SpaceIL announces medication durability experiment for Beresheet 2 mission

The first experiment chosen to be conducted on the Beresheet 2 mission is to test which medications hold up best in space and how they are affected.

A model of the Beresheet 2 spacecraft. (photo credit: AMIR SHEMESH)
A model of the Beresheet 2 spacecraft.
(photo credit: AMIR SHEMESH)

SpaceIL chose an experiment to test the efficiency and durability of medications in space as its first experiment that it plans to conduct aboard its next space mission named Beresheet 2.

In the last year, SpaceIL has been collecting experiment suggestions from Israel's youth as part of a program to make science and space more accessible and interesting to them.

In order to choose which experiments would be conducted, SpaceIL set up a consulting committee made up of SpaceIL representatives, leading scientists in Israeli academia, education institutions and the Israeli Space Agency.

The first chosen experiment is led by Prof. Sarah Eyal from the Hebrew University of Jerusalem and will test the efficiency of medications long term in space during the mission to fly around the moon. The medications tested will be a combination of life-saving medicine and non-emergency medicine.

Why do medications need to be tested in space?

The historic selfie image of Beresheet of the spacecraft approaching the lunar surface (credit: SPACEIL IAI)The historic selfie image of Beresheet of the spacecraft approaching the lunar surface (credit: SPACEIL IAI)

Every medication comes with a set of instructions on how best to store it so that it doesn't lose its efficiency, but the conditions in space are different from those on Earth. Space radiation among other conditions can change the efficiency of the medications.

These days, every one of the team members on the International Space Station uses an average of 20 medications including sleeping pills, antibiotics and painkillers. They need to be very careful with their medication, especially on long-term missions, because they cannot get their medications refilled, and they won't be able to return to Earth fast enough in the event that one of the medications causes an extreme and even life-threatening reaction.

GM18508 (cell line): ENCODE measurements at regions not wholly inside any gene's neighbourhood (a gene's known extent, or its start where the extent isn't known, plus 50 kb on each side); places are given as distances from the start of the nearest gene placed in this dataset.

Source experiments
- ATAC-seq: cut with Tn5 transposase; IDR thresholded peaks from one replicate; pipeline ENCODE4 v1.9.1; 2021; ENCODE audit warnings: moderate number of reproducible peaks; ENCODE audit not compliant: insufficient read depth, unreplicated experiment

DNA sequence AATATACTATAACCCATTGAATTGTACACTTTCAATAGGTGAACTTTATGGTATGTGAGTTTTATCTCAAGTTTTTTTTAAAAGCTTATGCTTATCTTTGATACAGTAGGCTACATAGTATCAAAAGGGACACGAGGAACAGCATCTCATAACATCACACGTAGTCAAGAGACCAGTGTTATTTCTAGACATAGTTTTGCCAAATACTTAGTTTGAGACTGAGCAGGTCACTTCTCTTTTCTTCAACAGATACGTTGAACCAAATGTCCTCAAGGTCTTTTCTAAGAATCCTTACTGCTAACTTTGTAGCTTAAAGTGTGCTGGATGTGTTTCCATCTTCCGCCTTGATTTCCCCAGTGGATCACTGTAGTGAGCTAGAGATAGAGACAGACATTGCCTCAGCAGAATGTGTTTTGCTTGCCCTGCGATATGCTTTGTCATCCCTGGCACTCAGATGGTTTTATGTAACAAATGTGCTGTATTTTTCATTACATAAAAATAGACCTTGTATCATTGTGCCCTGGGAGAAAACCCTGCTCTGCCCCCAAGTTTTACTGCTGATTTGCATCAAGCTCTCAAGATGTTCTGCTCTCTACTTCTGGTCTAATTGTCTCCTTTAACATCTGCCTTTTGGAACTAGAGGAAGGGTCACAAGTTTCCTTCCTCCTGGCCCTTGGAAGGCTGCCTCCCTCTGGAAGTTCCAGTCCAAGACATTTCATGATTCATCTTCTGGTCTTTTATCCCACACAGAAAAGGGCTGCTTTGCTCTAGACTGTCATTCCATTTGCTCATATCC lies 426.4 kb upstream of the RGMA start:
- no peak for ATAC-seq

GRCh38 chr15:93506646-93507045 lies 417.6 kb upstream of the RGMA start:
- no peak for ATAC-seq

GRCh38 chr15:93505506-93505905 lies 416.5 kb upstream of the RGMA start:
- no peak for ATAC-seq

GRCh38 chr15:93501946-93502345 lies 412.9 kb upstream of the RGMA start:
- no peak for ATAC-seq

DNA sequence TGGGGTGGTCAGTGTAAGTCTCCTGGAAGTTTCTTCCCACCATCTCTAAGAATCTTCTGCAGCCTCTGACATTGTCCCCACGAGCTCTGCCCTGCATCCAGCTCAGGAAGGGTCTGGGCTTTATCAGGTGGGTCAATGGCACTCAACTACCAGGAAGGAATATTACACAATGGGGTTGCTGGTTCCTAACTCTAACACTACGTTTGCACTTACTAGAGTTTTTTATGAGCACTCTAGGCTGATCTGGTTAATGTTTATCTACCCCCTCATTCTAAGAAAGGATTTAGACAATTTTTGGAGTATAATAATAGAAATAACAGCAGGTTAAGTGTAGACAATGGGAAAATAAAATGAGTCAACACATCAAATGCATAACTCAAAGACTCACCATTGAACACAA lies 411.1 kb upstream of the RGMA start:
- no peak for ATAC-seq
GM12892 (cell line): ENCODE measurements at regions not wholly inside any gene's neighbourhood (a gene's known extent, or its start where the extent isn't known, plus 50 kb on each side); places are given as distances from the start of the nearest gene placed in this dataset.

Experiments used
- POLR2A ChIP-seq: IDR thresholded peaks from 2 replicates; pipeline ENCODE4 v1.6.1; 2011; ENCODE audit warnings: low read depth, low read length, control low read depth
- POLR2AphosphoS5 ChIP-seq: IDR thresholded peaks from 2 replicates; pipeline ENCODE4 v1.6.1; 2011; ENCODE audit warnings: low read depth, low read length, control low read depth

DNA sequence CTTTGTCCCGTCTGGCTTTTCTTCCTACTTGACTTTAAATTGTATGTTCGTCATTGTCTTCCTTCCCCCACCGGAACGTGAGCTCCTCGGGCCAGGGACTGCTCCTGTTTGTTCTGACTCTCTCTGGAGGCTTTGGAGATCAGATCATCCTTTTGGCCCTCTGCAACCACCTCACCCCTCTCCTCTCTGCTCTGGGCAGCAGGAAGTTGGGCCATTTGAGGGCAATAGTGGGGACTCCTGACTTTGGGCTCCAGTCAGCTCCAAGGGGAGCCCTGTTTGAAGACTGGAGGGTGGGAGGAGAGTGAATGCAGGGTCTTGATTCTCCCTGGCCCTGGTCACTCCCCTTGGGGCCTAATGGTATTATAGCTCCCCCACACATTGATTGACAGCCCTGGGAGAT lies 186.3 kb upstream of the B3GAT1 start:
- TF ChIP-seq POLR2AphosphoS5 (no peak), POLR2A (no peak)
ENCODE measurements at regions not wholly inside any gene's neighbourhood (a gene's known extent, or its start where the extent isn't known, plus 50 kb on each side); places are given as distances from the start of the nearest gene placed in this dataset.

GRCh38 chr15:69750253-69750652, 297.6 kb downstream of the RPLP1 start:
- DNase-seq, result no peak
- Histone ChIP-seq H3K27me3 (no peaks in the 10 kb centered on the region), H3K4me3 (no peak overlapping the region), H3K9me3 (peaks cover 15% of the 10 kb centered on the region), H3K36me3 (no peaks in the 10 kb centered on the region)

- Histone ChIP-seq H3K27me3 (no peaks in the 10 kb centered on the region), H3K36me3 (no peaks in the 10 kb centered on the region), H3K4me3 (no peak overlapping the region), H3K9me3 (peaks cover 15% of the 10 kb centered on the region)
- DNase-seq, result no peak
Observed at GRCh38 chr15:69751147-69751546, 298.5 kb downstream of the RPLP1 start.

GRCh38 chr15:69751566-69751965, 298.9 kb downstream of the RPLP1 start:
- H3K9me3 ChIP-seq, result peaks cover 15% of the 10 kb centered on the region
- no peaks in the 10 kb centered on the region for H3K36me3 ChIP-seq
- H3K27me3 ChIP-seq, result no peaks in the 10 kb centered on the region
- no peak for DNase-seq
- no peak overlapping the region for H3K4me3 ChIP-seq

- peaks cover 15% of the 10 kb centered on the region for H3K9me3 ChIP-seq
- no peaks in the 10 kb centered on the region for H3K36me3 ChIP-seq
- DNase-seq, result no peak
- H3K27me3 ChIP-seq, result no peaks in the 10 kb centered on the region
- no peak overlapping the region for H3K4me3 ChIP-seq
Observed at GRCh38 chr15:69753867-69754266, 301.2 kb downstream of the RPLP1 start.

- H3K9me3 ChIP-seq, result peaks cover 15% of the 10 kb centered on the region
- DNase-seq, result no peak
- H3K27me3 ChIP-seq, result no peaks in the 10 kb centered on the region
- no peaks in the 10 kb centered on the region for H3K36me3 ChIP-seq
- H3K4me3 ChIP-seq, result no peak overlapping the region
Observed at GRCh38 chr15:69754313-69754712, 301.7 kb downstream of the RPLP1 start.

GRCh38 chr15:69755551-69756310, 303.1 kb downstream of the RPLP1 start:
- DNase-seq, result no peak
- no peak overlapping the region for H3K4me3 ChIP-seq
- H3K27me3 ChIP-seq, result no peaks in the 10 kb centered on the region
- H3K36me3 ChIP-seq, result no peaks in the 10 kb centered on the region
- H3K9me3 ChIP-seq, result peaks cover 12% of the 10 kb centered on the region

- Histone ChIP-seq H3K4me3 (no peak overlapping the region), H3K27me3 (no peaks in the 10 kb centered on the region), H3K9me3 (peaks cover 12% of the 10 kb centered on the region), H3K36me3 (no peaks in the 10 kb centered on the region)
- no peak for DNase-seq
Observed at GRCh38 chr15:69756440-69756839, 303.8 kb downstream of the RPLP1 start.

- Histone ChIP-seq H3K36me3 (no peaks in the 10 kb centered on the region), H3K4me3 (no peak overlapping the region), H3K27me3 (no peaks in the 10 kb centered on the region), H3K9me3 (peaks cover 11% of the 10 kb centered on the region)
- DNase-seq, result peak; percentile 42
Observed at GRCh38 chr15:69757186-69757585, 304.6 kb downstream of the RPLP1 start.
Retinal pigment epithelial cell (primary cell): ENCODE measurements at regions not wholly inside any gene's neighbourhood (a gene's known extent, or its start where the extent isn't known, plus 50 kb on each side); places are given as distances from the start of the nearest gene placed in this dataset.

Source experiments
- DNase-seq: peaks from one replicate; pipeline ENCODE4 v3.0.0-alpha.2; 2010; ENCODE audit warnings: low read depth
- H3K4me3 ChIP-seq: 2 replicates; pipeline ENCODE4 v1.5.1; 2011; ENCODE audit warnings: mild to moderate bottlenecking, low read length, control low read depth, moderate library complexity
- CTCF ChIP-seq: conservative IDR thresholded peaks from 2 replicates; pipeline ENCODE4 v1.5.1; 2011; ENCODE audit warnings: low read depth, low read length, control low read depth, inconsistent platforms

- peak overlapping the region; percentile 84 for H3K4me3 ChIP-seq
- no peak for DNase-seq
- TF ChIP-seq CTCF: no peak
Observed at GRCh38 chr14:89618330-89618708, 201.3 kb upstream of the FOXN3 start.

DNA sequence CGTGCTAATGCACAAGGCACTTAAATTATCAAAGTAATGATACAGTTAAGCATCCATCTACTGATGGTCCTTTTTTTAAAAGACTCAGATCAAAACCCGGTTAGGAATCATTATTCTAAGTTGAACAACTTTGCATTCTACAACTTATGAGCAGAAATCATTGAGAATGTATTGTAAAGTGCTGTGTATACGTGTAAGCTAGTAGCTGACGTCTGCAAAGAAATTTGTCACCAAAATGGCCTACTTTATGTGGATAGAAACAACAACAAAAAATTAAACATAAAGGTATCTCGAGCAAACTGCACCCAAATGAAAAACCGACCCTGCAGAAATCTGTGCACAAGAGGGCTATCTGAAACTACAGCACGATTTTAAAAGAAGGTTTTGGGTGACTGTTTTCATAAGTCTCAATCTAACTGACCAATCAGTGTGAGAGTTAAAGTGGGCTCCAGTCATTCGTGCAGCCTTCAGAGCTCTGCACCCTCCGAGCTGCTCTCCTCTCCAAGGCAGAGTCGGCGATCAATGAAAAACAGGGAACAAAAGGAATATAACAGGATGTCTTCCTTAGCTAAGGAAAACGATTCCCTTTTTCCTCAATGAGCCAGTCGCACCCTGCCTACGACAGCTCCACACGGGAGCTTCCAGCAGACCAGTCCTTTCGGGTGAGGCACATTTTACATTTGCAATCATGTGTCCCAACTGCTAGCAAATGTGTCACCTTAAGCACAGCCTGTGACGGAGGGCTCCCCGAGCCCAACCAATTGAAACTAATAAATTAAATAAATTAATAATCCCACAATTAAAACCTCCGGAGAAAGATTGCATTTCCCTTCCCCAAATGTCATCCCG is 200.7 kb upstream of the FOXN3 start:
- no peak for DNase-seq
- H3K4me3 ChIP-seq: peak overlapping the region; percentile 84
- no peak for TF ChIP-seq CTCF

The information that astronauts have as of now points to medicines can be strongly affected by space radiation and become less effective or even dangerous, but more research needs to be done to determine how they are affected and how to avoid it.

The experiment will test which medications are the most durable in space long-term and how they are affected. The results of the experiment can potentially help future astronauts pick the best medications for their long missions in space.

"I want to thank all the committee members who helped pick the experiment out of all the suggestions we received from organizations and education institutions in Israel and abroad," said SpaceIL CEO Shimon Srid. 

"Aside from the records Beresheet 2 is expected to break including two moon landings in one mission, we have invested much effort in choosing the experiments we'll conduct during the mission," said SpaceIL founder Kfir Damari. "We carefully chose the first experiment so that it will it will help the future successes as much as possible."

"Testing the durability of medications in space is a very internationally important mission that will develop and innovate the abilities of astronauts in space for unprecedented breakthrough missions," said Eyal.

"This is the first experiment of its kind in the world and therefore has a top priority that will lead to a higher awareness to the safe and correct usage of medication here on Earth."

Professor Sarah Eyal

"it is a great pride to take part in an experimental journey that has never been taken before, and we are all hopeful that the results will be useful to the rest of the scientific community in Israel and the world."